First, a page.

Entries Tagged as 'Housing'

Calgary Is Booming As Is Calgary Real Estate

Downtown Calgary

Downtown’s ever changing skyline. Richard White for the Calgary Herald

Mover Mike reaches many areas of the world and I am proud to say that Calgary, Canada is one.  Calgary is the fifth largest metropolitan area in Canada with a population of 1,096,833,. It is situated at the confluence of the Bow River and the Elbow River and approximately 50 miles east of the front range of the Canadian Rockies.

The economy of Calgary includes activity in the energy, financial services, film and television, transportation and logistics, technology, manufacturing, aerospace, health and wellness, retail, tourism sectors, and real estate. Calgary is home to the second-most corporate head offices in Canada.

Calgary is booming as is Calgary real estate. The metropolitan area has experienced a record-setting increase in net migration of more than 76,000 people between July 2011 and July 2013. The area is on track for a net gain of 40,000 in 2014. The Calgary Sun notes, “The people moving here, and the companies hiring them, need to have housing they can afford or the people will stop coming here and companies with available jobs will move to where housing is more affordable. Unfortunately, Calgary’s growth strategy does not promote housing affordability.”

If you are considering a move to Calgary, hire a professional among the many Calgary real estate agents to help with your search for housing.  Consider The Cliff Stevenson Group. Cliff Stevenson has recently built a new website that offers tons of information, including real estate search tools, buying and selling support, a blog with helpful real estate opinions and information, and market statistics.

Map Of Locations To Which Feds Are Shipping Illegal Alien Minors

Red flag has an interactive map of destinations of illegal alien minors in the USA. Here in Oregon it’s Morrison Child & Family Services

How do you feel about this “bigger than Normandy” Invasion?

Real Estate: “Millennials” Out, Chinese Buyers In!

Millenials shunning RE

Shunning Real Estate

by Mike Larson at Money and Markets

Homeownership is supposed to be the American Dream. As American as baseball, Fourth of July fireworks and fresh-baked apple pie.

But maybe not anymore, at least not to a new generation of Americans! Instead, these “Millennials” born in the early 1980s are shunning the market amid concerns about future financial stability, rising expenses and excessive debts. And who is increasingly filling the housing demand hole? Foreign investors, led by cash-rich Chinese buyers!

At least, that’s the conclusion of a fascinating pair of stories I came across today. One, from Bloomberg, bears the title Daughter Doesn’t Buy Dad’s Cheering of U.S. Homeownership.” The other, from Housing Wire, leads with the headline China Set to Dominate Foreign Homebuyers Market.”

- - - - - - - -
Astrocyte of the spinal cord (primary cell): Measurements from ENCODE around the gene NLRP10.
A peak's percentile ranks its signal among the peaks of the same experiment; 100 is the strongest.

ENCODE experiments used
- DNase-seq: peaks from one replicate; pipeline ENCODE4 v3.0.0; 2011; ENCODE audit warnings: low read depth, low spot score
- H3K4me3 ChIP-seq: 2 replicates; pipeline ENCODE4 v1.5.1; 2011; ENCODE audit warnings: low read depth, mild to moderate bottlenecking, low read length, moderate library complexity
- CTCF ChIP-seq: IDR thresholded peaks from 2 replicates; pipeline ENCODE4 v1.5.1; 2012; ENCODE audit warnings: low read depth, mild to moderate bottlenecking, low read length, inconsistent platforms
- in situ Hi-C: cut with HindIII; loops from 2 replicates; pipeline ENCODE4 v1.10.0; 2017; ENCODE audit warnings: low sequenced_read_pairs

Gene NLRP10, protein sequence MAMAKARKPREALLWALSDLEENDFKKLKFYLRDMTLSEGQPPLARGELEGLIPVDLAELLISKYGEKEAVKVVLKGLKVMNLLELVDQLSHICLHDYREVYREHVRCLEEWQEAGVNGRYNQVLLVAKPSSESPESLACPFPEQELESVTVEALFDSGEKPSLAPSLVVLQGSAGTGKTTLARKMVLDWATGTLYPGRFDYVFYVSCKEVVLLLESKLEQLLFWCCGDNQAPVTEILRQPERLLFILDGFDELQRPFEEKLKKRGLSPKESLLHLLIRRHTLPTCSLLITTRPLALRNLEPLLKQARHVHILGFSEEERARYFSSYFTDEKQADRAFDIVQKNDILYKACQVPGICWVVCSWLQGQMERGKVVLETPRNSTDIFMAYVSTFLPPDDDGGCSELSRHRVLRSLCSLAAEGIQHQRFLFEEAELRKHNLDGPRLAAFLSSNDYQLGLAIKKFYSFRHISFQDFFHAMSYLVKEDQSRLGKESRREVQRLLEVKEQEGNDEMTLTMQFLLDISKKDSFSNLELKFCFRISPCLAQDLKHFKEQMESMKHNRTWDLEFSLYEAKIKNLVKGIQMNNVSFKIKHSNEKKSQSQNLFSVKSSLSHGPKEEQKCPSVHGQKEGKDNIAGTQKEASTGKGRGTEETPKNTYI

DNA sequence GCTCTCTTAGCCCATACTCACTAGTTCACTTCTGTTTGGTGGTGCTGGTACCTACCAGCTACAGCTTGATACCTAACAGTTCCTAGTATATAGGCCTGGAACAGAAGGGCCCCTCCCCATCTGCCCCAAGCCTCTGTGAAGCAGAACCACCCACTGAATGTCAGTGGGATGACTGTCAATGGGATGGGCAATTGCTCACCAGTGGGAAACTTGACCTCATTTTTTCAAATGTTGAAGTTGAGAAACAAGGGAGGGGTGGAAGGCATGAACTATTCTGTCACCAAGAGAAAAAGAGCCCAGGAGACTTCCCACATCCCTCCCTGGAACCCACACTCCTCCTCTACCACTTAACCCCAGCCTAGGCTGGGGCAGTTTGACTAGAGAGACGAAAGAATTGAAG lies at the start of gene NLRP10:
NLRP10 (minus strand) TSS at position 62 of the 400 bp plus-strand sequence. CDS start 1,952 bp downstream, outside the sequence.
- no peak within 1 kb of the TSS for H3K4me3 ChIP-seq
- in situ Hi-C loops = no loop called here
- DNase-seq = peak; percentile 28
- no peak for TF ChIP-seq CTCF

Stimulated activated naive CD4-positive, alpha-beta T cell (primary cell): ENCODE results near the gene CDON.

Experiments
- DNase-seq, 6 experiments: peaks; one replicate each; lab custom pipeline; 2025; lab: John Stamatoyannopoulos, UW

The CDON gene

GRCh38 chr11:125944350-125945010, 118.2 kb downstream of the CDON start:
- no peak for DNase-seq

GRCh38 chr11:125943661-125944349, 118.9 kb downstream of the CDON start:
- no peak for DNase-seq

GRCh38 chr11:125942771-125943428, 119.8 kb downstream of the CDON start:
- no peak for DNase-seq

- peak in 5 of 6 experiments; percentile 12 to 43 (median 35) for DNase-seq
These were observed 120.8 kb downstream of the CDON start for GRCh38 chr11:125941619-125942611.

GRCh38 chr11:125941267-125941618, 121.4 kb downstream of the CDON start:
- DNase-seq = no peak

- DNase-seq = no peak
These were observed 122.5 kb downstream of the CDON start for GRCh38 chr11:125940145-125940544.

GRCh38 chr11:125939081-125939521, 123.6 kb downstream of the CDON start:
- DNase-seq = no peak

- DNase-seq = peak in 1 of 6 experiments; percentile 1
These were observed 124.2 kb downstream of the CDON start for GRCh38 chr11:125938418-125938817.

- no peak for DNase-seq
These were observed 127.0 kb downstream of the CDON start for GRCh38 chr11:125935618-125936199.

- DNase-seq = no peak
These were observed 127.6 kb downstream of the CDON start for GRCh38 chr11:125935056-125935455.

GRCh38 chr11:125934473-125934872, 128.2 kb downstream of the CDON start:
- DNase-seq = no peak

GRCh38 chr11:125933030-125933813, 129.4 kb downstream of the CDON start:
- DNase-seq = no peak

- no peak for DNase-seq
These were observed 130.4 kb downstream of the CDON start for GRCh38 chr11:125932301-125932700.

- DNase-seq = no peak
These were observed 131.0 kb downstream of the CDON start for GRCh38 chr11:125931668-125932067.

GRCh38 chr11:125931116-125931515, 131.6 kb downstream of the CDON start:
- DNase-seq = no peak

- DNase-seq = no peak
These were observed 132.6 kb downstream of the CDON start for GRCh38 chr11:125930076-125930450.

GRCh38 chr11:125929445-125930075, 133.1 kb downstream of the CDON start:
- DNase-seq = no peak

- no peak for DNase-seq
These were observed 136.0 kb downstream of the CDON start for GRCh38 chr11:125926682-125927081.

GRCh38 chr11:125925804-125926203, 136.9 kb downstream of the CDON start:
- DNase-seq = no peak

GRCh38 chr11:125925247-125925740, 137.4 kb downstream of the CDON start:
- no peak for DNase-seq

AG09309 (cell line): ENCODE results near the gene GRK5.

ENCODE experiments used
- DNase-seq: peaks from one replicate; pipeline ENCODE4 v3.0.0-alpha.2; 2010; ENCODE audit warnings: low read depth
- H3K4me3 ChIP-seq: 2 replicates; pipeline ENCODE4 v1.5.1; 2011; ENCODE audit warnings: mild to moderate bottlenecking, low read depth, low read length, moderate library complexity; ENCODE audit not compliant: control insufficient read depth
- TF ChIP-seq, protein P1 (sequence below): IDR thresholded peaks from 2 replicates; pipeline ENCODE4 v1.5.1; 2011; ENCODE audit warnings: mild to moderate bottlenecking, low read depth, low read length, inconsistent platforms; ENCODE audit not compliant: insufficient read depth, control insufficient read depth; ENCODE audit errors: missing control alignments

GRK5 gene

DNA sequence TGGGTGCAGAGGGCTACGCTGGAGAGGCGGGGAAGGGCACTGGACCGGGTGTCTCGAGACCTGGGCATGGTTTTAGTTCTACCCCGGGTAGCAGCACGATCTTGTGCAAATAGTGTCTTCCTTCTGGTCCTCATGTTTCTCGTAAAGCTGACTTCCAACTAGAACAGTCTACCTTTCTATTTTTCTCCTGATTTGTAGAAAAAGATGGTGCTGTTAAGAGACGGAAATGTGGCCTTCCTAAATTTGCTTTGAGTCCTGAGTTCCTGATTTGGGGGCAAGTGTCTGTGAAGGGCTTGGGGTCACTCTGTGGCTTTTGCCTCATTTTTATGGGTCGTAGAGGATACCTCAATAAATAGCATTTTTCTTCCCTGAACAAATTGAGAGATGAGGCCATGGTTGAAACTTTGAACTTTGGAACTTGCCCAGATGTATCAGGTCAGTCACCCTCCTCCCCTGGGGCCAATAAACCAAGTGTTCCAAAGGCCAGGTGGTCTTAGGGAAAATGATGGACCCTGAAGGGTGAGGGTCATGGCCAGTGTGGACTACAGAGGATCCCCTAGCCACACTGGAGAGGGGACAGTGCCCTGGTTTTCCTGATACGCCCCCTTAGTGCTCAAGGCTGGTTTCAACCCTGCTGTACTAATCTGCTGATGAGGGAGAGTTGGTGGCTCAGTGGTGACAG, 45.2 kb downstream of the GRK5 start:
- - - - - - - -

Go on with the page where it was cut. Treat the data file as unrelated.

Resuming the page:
First let’s look at homegrown buyers, and why they’re increasingly hesitant to buy. Bloomberg profiles Sara Stevens, the 27-year-old daughter of the Mortgage Bankers Association’s CEO. Though she is engaged to be married, and she and her fiancé have a six-figure income between them, she’s choosing to rent rather than buy.

Cash-rich Chinese buyers are flocking to the U.S. home market.
Why? Here’s Bloomberg’s conclusion:

“Six years since the collapse of Lehman Brothers triggered a financial meltdown, some young adults are more risk averse and view the potential upsides of status and wealth more skeptically than before the crisis, altering the homeownership calculation. It’s more than the weight of student loans, an iffy job market and tight credit — even those who can buy are hesitant.”

Some other fascinating stats from the piece:

First-time buyers accounted for just 27 percent of May sales, far below the long-term average of about 40 percent.

Only 52 percent of Millennials in one poll said homeownership is an “excellent long-term investment.”

Three-fourths of them believe the U.S. housing crisis hasn’t gone away yet, even though it’s been nine years since the peak of the bubble and almost six years since the depths of the Great Recession!
I talked about some of the issues related to the evolving attitudes toward housing in early May here in Money and Markets. And I discussed the Millennials’ student debt challenges in a separate column.

Suffice it to say these are not easily solvable. All the zero percent interest rates and QE in the world can’t change the psyches of potential buyers. Nor are they doing anything to curb the explosion in student loan debt. And that’s yet another reason why I believe the Federal Reserve’s policies are a waste of time and effort, and come with way too many negative side effects to continue pursuing.

But even as many Americans are finding the American Dream harder to pursue (or not worth the effort), foreign buyers from places like China are increasingly stepping in.